The Christmas market in Millennium Square is a German market. Has been for years. Which always strikes me as slightly bizarre. There does not appear to be an obvious connection!!


    • *Smile*

      Thank you Paul.
      I had to put the Lady Boys in – Their appearance in the Square is a much more reliable indicator of Autumn than the weather 🙂


  5. I do know Leeds, ‘though I haven’t spent serious time there for a number of years, and did know all the references you made, but I’m sure that it would not have detracted from the poem if I had not had that knowledge. A goodly amount of poetry relies on images and metaphors that may not be meaningful to anyone other than the author, but they still stand. If you look in the ‘doodles’ categorary on my blog, you’ll find one that relies heavily on mythology and perhaps requires more than a bit of work on behalf of the reader, but is still incredibly pertinent to what I wanted to convey. Perhaps the bigger question is, who do we write for – ourselves or others?

    • Hi Elizabeth,

      I am quite clear that I write for myself.
      But it would be a shame to make it so obscure that only I, or some inner clique, understand it. There is poetry like that out there – quite a lot of it actually! It makes me cross – poetry is not an elite art form – it is at its best when it connects at some deeper level. The first poem I ever read which made me realise poetry had something to say was ‘The Journey’ by Mary Oliver – made the hairs on the back of my neck stand up when I read it.
      Sorry, rant over!! 🙂

      I shall be along shortly to have a look at your doodles


  6. This is a lovely image of autumn in words. I remember the first time I experienced autumn in London. I found it a magical experience.
    But ah, I live in the tropics, so I usually experience autumn vicariously. 🙂

  7. Hi, David

    I found the discussion here very interesting; the thought that perhaps it might be necessary to know Leeds to appreciate the poem fully. I do know Leeds, but that isn’t what I related to here. For me, your poem was somehow about layering, if that makes sense. Or, how we feel we have reached the end of a process (or the end of a road?) but it turns out that there is more to come – perhaps good, perhaps bad (a sign of winter or a bringer of spring?). For example, the leaves that fall, then die as the next step in the process; the square becomes a rink and then is no longer a rink again; and there is ice, but on top of ice, snow…The rhythm reinforces this layering effect, I think.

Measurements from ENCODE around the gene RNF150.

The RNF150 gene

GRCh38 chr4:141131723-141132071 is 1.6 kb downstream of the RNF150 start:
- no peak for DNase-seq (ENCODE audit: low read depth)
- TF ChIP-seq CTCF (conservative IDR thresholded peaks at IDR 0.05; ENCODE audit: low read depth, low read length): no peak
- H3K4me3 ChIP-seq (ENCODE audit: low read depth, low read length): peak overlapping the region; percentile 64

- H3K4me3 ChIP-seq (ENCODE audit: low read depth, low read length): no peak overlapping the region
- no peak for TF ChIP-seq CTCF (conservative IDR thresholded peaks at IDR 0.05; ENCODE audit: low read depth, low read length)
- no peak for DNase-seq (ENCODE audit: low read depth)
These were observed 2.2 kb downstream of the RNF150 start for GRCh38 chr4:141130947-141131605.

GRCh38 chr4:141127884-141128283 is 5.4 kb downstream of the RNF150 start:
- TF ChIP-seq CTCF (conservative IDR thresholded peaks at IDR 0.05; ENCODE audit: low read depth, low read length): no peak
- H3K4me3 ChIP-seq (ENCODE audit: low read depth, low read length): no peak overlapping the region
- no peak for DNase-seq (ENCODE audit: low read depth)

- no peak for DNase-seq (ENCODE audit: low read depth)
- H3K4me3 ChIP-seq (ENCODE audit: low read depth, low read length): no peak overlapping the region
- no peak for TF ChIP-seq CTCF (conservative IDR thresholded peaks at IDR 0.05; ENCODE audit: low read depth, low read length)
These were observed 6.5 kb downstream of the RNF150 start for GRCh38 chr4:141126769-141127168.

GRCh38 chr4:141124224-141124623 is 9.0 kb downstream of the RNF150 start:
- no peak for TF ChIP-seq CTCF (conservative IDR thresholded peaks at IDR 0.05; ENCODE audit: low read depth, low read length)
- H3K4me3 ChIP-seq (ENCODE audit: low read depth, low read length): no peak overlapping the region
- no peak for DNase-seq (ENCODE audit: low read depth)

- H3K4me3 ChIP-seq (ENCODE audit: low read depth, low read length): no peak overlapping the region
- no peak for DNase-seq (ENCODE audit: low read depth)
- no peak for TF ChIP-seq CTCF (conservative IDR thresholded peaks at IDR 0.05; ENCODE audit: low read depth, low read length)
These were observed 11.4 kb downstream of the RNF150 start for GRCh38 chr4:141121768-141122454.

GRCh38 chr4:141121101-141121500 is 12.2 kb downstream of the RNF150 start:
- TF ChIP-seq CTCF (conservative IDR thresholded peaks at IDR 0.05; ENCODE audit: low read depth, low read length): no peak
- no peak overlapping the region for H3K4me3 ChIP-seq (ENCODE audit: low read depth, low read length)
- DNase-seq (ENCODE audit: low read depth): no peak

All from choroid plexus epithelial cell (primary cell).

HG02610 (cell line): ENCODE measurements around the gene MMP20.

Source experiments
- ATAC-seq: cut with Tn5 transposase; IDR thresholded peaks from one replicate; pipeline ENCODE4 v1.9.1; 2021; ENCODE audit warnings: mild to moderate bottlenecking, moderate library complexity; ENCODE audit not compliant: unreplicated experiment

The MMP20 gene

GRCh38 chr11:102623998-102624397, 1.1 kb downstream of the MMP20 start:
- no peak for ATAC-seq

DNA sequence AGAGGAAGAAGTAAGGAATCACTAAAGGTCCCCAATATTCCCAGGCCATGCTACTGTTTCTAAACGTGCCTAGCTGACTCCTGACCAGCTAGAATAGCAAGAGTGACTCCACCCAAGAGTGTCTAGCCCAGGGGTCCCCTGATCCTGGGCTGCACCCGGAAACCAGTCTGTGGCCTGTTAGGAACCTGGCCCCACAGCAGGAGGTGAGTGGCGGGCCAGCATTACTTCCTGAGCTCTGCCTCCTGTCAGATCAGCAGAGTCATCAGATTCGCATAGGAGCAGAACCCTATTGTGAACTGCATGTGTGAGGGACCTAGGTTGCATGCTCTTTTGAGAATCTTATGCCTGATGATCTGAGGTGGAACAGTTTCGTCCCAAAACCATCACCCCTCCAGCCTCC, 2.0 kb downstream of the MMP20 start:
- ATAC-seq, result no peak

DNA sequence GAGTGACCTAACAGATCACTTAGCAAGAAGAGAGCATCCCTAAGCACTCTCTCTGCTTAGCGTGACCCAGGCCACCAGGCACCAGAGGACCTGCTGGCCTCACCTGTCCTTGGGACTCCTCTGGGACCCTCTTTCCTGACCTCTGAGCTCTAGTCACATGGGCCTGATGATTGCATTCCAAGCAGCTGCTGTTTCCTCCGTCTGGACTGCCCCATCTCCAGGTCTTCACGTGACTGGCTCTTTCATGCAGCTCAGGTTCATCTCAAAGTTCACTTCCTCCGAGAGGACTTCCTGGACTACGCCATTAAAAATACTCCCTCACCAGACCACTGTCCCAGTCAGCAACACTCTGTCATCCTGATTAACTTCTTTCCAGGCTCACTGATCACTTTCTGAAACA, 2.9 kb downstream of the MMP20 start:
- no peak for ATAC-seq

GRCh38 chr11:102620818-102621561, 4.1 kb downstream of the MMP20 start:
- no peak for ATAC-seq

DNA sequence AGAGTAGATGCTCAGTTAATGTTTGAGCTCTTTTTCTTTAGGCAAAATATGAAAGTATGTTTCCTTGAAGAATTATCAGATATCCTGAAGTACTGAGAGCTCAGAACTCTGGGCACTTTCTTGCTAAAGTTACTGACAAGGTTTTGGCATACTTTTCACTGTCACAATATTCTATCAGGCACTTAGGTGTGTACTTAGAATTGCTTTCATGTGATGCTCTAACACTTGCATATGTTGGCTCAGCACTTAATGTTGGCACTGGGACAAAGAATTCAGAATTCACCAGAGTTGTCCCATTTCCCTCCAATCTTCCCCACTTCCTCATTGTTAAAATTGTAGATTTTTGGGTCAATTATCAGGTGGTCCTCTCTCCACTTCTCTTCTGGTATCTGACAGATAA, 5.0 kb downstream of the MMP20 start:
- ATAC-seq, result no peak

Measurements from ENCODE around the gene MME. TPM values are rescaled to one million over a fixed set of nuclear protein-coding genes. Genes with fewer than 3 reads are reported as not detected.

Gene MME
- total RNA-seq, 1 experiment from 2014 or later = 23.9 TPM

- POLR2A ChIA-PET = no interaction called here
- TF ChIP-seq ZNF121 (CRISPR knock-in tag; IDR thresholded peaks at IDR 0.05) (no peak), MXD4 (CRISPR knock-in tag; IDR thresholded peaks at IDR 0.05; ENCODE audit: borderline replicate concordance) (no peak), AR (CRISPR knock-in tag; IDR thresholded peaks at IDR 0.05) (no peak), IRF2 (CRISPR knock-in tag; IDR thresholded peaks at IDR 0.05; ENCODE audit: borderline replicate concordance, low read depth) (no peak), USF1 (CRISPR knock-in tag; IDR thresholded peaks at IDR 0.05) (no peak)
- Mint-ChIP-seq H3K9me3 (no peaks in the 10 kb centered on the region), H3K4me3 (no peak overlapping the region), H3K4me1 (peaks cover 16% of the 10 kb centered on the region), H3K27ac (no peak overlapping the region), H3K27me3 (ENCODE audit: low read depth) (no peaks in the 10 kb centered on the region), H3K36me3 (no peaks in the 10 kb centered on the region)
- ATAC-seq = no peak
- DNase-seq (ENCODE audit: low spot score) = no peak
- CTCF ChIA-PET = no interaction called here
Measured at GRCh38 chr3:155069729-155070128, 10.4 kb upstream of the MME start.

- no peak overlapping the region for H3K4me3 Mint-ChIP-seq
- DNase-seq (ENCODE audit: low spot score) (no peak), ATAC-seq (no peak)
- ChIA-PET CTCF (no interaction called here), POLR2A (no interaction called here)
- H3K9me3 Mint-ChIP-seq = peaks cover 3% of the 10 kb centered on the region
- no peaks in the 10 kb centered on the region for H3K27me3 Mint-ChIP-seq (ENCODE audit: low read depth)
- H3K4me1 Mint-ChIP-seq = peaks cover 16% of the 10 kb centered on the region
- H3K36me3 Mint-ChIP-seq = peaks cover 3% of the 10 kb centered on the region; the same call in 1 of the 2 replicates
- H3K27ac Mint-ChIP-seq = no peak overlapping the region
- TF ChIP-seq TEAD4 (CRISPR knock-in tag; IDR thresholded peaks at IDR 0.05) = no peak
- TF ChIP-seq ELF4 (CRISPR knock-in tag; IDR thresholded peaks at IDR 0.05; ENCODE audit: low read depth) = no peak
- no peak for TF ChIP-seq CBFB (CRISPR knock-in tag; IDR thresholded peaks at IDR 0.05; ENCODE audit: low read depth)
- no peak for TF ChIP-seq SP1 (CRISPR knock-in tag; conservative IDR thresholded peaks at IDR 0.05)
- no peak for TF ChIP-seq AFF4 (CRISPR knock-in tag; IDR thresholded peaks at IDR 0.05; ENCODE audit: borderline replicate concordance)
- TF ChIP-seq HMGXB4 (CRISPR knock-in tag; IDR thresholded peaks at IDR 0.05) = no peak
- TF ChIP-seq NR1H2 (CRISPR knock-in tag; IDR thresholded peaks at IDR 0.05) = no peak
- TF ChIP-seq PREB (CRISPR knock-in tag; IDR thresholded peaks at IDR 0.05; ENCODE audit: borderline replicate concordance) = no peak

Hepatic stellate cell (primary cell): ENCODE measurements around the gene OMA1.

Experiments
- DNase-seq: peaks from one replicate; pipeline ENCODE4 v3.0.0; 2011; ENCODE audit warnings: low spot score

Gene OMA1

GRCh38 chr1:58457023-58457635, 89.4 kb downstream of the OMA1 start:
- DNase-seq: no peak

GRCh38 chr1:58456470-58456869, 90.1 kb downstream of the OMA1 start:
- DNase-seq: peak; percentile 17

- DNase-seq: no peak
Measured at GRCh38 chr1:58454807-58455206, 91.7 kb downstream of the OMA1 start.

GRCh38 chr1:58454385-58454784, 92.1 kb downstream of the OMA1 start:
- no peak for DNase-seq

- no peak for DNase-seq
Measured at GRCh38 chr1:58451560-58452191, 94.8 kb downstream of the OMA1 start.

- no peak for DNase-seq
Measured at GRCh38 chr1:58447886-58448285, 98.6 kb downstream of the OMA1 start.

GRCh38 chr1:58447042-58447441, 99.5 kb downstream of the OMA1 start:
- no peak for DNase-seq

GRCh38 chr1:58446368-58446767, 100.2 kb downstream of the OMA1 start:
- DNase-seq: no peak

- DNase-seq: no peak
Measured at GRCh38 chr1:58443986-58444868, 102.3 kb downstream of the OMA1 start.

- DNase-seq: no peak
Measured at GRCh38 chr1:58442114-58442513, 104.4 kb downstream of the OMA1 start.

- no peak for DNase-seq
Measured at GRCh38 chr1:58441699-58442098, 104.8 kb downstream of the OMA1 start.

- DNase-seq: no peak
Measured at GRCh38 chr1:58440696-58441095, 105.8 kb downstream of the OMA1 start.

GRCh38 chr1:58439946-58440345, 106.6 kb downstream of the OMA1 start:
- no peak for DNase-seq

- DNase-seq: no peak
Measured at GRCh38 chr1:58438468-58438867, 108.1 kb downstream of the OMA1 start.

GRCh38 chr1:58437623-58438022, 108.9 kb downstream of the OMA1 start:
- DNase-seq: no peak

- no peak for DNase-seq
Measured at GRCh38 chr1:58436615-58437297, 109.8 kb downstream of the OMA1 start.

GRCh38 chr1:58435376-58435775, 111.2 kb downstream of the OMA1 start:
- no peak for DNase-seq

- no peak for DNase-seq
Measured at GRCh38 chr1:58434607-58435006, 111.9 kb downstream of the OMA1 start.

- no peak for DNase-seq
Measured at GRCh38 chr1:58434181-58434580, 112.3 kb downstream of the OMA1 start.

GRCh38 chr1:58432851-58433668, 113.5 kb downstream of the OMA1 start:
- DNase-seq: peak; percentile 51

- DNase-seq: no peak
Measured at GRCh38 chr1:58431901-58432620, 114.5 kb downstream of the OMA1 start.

• Hi BH,

      I find the whole process of writing poetry fascinating.
      Some poems seem to just write themselves. Others, like this one, require work to get the right tone, the right layout and the right rhythm to capture what it is I am trying to say.
      I owe a lot to members of the Leeds Writers Circle who were exposed to earlier versions of this poem from a starting point of a good concept but a crap poem. Gradually it has evolved to where it is today and to a state where I felt I could expose it here. I will still regard it as a work in process until I take it back to the Circle next Monday for further comment.
      But you are absolutely right – the rhythm is very much what this poem depends on.

      Thank you

  8. David,

    I know how much care you have put into this poem and it has definitely paid off. It has been well worth the wait!

    It is so beautifully constructed and leaves me thinking I may need to spend more time before posting; I just get so excited when I have written a new one!! 🙂

    I love the gentle, yet at the same time, uncertain transition of the seasons. That seems to be the way of things here in England now doesn’t it? And how you mark this change by your observations of events.